Black Panther
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  • New York Film Academy (NYFA) Offers Support for the 10th Annual AAFCA Awards

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    On February 6, the New York Film Academy (NYFA) provided volunteers and a crew to film the 10th Annual AAFCA Awards at the Taglyan Center Complex in Hollywood.

    The African-American Film Critics Association (AAFCA) is a group of African-American film critics and was founded in 2003 by Gil L. Robertson IV and Shawn Edwards. The AAFCA body consists of a geographically diverse range of journalists who cover all genres of film and represent television, radio broadcast, digital media, and print. Each year it presents a variety of awards in addition to its Top Ten Films of the Year list.

    AAFCA Awards 2019

    “I have attended this celebration for many years and the AAFCA continues to excel far beyond the boundaries of mainstream television and film,” states Kimberly Ogletree, Chair of NYFA Industry Lab and Consulting Producer for the awards. “The recognitions they give to the underrepresented voice will be a testament to the longevity of this organization.”

    The Marvel blockbuster and cultural phenomenon Black Panther, directed by Ryan Coogler, was named by the AAFCA as Best Film of the Year, as well as being awarded Best Director (Coogler) and Best Song (“All The Stars”).

    Additional awards include Best Actor for John David Washington (BlacKkKlansman), Best Actress for Regina Hall (Support the Girls), Best Animated Film for Spider-Man: Into the Spider-Verse, and Best TV Comedy for Insecure, the HBO series developed by and starring New York Film Academy alum Issa Rae.

    The AAFCA has also announced its annual Top Ten List of best films:

    1 Black Panther (Walt Disney Studios)
    2 If Beale Street Could Talk (Annapurna Pictures)
    3 The Hate U Give (20th Century Fox)
    4 A Star is Born (Warner Bros. Studios)
    5 Quincy (Netflix)
    6 Roma (Netflix)
    7 Blindspotting (Lionsgate)
    8 The Favourite (Fox Searchlight Pictures)
    9 Sorry to Bother You (Annapurna Pictures)
    10 Widows (20th Century Fox)

    “It’s been a breakthrough year in cinema on a number of fronts,” says AAFCA co-president Gil Robertson. “Most significantly, the tremendous success of Black Panther and Crazy Rich Asians clearly demonstrates that films populated by people of color can perform well overseas.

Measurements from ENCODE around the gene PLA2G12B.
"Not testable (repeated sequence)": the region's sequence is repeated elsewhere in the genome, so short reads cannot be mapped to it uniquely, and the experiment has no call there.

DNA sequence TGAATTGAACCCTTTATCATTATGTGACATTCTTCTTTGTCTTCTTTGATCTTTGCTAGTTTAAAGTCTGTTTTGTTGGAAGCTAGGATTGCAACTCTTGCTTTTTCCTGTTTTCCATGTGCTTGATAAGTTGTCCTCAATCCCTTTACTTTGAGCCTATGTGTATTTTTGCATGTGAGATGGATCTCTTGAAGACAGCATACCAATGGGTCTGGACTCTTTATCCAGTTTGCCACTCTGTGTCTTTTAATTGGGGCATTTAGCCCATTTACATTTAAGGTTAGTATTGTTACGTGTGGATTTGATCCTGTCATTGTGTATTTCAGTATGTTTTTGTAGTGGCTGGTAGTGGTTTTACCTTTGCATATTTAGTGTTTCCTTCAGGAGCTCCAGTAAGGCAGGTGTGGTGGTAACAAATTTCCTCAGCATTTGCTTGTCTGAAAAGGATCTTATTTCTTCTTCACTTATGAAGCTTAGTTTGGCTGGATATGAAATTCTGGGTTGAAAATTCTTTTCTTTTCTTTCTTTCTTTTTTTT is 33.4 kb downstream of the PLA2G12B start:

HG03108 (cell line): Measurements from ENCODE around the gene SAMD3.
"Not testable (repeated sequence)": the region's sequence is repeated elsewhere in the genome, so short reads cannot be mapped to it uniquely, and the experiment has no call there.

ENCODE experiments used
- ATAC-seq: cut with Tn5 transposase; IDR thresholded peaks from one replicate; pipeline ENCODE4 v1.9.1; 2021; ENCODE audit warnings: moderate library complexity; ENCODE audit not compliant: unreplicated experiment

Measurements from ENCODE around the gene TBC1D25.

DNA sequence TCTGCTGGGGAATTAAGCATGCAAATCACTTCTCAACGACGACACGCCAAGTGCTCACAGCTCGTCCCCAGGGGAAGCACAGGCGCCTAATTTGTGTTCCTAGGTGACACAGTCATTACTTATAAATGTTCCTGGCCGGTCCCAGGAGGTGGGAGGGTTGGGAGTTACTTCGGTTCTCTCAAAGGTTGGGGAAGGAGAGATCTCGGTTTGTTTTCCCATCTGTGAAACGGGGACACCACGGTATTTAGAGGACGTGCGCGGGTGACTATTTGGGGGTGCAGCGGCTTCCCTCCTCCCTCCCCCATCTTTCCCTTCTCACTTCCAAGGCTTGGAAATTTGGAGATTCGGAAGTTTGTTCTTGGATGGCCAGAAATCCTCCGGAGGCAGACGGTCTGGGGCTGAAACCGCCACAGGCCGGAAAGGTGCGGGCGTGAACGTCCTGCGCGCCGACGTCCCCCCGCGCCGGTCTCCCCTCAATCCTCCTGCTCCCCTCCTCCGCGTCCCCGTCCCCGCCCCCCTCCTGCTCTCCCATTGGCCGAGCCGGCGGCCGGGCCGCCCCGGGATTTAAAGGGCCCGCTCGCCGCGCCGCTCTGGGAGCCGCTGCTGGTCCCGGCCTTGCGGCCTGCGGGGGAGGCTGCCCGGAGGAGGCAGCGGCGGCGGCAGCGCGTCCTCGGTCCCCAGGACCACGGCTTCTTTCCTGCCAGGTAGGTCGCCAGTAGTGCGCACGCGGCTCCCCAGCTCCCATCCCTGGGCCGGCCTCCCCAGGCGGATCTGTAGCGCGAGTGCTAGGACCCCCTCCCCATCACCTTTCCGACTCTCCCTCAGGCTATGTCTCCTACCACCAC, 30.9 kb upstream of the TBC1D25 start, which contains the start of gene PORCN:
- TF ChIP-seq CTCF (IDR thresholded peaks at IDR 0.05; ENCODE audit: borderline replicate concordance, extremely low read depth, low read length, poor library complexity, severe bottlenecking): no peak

The New York Film Academy provided filming assistance and volunteers for the ceremony through its Industry Lab. The NYFA Industry Lab, founded in 2014, offers students real world experience through working on major productions for professional clients. A recent success of the NYFA Industry Lab was the internationally acclaimed short film, The Counter: 1960, which had seven Industry Lab members contribute to its production.

    Later this month, the AAFCA and NYFA Industry Lab will partner together to present a special discussion exploring the present, past, and future of Black creative excellence in Hollywood through the AAFCA’s inaugural learning lab, Celebrating Black Excellence in Cinema. The event promises to inspire fruitful dialogue and creative exchange and will feature Alana Mayo (Outlier Society). 

    “The collaboration of AAFCA with NYFA will forge a path for students and alumni to take advantage of the multitude of opportunities that AAFCA can bring to NYFA,” adds NYFA Industry Lab Chair Kimberly Ogletree. “By aligning ourselves with a proven organization such as AAFCA, we can benefit from their expertise and knowledge of servicing the community and the entertainment industry.”

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    February 12, 2019 • Industry Lab, Progressive & Social Causes • Views: 644

  • Real Time Social Media Coverage, Fake News, and Stockholm Radio: Updates from the New York Film Academy Broadcast Journalism School

    FacebooktwitterredditpinterestlinkedinmailOnce again, news programs here in the United States are dominated by reports of a mass shooting. And, once again, news producers have to decide what to report, and how to report it…